On the other hand, some winners have emerged. Covid-19 slammed rental-car firms, then business turned around (Wall Street Journal, Nora Naughton) shows that although car rental firms suffered disaster initially as international travel evaporated, they have since benefited from more people looking to travel by car (and avoid public transport) and rising used-car prices (ditto). That whole theme about people retreating to their favourite brands (as recently evidenced by the likes of Unilever, Reckitt & Benckiser and Procter & Gamble) was also echoed in Mondelez’s sales in emerging markets bounce back (Wall Street Journal, Annie Gasparro) as sales of its snacks and chocolate (including things like Oreos and Trident gum) continued to improve while Clorox books record sales jump on disinfectant demand (Wall Street Journal, Sharon Terlep and Dave Sebastian) shows that an increasing general desire for better hygiene is benefitting companies that supply cleaning products. Clorox saw its sales rocket up by 27% – its fastest growth in at least twenty years!
* SO WHAT? * When you take all of this together, it just goes to show how society as a whole is having to adapt and that many temporary changes are likely to morph into permanent ones as our whole lives adopt a very different timetable. I think that we are all getting used to the idea of prolonged disruption – but I believe that when a vaccine is found, we will be in for another massive shift in behaviour as people joyfully return to previous pursuits – including going into the office to see colleagues! This will be the subject of a forthcoming Watson’s Monthly…
Ocado lifts its forecasts and Alibaba invests in fashion…
Ocado expects bigger profits as Covid fuels online grocery demand (The Guardian, Sarah Butler) shows that the online specialist has hiked up its full-year profits forecast yesterday by a massive 50%, sending its share price up by 8% in trading yesterday. Although there seems to be no stockpiling underway at the moment, volumes are still high. Ocado’s £200m robot deal should impress foreign markets (The Guardian, Nils Pratley) shows that things could get even better long term for Ocado as it announced that it was buying San Francisco-based Kindred Systems for $262m and the Las Vegas-based robotic arm designer Haddington Dynamics for $25m. These acquisitions are expected to enhance Ocado’s “robotic manipulation capabilities”. * SO WHAT? * Rising demand for online grocery sales is hardly surprising – but I would have thought that the acquisition of these two companies could have a positive impact on efficiency and costs over the longer term. I really believe that one of the things that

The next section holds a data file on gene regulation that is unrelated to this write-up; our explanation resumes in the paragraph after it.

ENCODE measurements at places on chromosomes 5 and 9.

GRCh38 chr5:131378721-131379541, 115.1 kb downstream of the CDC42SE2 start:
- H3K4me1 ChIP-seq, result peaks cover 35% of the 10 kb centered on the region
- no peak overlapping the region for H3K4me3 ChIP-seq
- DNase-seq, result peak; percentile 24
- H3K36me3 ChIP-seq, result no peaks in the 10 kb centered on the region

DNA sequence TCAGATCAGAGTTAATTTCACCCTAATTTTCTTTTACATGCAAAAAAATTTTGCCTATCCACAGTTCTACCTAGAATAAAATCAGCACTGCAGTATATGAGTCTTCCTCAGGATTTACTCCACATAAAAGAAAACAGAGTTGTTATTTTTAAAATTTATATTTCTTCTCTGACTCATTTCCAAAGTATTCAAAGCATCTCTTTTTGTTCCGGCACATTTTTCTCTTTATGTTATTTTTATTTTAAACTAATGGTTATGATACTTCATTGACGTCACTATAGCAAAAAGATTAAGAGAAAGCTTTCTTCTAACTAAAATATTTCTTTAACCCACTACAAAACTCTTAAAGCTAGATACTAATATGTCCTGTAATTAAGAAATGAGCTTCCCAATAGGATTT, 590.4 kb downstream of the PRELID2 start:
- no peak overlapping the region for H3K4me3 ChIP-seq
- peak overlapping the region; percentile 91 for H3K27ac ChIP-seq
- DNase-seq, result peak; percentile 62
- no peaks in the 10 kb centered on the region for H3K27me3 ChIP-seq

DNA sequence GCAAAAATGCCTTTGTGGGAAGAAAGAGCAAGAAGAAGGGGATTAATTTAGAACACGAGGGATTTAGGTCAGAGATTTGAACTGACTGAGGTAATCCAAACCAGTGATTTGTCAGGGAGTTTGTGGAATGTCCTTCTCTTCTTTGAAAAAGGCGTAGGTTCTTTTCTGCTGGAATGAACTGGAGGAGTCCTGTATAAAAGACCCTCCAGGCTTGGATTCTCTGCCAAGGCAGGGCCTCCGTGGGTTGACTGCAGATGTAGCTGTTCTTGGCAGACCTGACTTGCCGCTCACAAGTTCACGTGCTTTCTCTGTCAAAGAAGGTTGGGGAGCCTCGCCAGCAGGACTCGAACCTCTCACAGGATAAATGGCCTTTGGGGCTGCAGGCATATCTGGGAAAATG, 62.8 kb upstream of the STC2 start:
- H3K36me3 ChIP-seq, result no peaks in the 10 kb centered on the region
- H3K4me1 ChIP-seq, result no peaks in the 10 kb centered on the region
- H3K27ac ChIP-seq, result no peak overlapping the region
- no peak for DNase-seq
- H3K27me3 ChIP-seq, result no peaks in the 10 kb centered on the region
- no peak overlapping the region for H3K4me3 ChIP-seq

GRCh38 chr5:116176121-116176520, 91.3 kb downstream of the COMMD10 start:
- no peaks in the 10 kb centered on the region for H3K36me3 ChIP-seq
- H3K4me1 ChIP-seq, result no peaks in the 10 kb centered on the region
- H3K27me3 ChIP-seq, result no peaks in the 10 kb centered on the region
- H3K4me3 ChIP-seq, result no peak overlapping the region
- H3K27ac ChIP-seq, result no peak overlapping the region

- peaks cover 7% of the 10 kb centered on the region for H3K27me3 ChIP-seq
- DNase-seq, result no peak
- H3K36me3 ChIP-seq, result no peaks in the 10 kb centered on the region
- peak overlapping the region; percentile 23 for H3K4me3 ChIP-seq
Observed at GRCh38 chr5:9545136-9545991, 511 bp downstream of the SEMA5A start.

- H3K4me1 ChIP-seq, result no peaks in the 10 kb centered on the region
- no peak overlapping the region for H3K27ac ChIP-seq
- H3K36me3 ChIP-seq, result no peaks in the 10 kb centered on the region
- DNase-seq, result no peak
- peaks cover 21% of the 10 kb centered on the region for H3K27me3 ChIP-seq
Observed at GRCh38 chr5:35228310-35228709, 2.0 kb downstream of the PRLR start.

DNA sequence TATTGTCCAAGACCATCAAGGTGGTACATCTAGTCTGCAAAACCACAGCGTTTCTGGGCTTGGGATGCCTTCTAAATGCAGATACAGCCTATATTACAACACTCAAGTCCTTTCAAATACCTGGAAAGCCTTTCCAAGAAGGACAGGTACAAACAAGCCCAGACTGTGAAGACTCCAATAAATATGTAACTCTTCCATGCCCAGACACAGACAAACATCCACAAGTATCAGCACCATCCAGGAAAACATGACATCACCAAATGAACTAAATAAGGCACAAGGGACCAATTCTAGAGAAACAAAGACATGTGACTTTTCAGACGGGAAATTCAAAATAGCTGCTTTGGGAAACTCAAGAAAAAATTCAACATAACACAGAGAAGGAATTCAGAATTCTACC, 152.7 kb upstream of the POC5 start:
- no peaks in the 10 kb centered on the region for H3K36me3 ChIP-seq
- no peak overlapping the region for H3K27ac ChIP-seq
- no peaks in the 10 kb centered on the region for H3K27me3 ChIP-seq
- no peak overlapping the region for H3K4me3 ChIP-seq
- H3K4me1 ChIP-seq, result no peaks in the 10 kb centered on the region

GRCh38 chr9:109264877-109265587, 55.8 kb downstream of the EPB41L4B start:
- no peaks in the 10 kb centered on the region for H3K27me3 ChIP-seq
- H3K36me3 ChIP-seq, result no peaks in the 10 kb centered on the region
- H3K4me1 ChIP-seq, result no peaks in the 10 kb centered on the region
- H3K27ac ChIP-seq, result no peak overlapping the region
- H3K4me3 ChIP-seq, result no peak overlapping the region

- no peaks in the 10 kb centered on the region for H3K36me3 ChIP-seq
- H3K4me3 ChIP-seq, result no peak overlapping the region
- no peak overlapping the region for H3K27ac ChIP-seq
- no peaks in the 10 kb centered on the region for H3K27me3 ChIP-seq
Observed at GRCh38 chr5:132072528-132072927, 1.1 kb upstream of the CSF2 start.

coronavirus will lead to is increased automation as companies seek to insulate themselves from a future pandemic by ensuring that they won’t have to have workers all operating in close proximity to each other. It will be a long road, but the pandemic has had the effect of stamping on the accelerator of change when it comes to automation.
Alibaba is sewing up stake in fashion site (The Times, Simon Duke) shows that the Chinese e-tailer giant – along with luxury specialist Richemont – is considering a $300m investment in online fashion marketplace Farfetch. News of this interest sent Farfetch’s share price up by 13.8% in trading yesterday (interestingly, the company is actually based in London but trades on the New York Stock Exchange). Farfetch connects luxury boutiques and brands with fashion followers. * SO WHAT? * This would be great for the currently loss-making Farfetch and contributes to the momentum that is building in the company. Farfetch is really trying to get a piece of the Chinese market and this could be a fabulous way in, especially given that consumer spending patterns have changed due to travel restrictions. It will no doubt be hoping for Alibaba’s assistance in helping it to access the well-off Chinese consumer.
INDIVIDUAL COMPANY NEWS
Nexi buys Nets, China Evergrande raises a ton of money and Serco loses a big contract…
Other stories doing the rounds today include Nexi in exclusive talks to buy Nordic payments rival Nets for €7.2bn (Financial Times, Arash Massoudi and Silvia Sciorilli Borrelli) which shows the Italian payments provider offering to buy Danish rival Nets in an all-paper deal. * SO WHAT? * This is the latest deal among payments providers, another recent one being Worldline’s takeover of Ingenico. Payment providers need scale as online shopping activity continues to increase, hence all the consolidation.
Elsewhere, China Evergrande shares jump after developer raises $2.2bn (Financial Times, Thomas Hale) highlights a 5.2% jump in the share price of China’s largest property group due to it announcing a big asset sale to Shenergy Group. This is an important development because concerns have been building about China Evergrande’s financial health.
Then in Serco hit by loss of nuclear submarine contract (Financial Times, Gill Plimmer) we see that outsourced services provider Serco lost a contract with the MoD to manage facilities that develop warheads for British nuclear submarines as the facilities will be renationalised. The shares fell by a chunky 12% as a result but Serco: fission trips (Financial Times, Lex) suggests that although this is a blow, Serco has managed to broaden its income base versus a few years ago, so the impact will be limited.
…in other news…
I thought I’d leave you today with the rather shocking incident in Train saved from disaster by giant whale after crashing through barrier at end of track (Metro, Jen Mills). Wow! What a save!
Some of today’s market, commodity & currency moves (as at hrs green is up, red is down). THIS IS INTENDED AS A ROUGH GUIDE ONLY!
|FTSE 100 *||Dow Jones *||S&P 500 *||Nasdaq*||DAX *||CAC-40 *||Nikkei **||Shanghai **|
|Oil (WTI) p/b||Oil (Brent) p/b||Gold Per t/oz||£/$||€/$||$/¥||£/€||$/₿|
(markets with an * are at yesterday’s close, ** are at today’s close)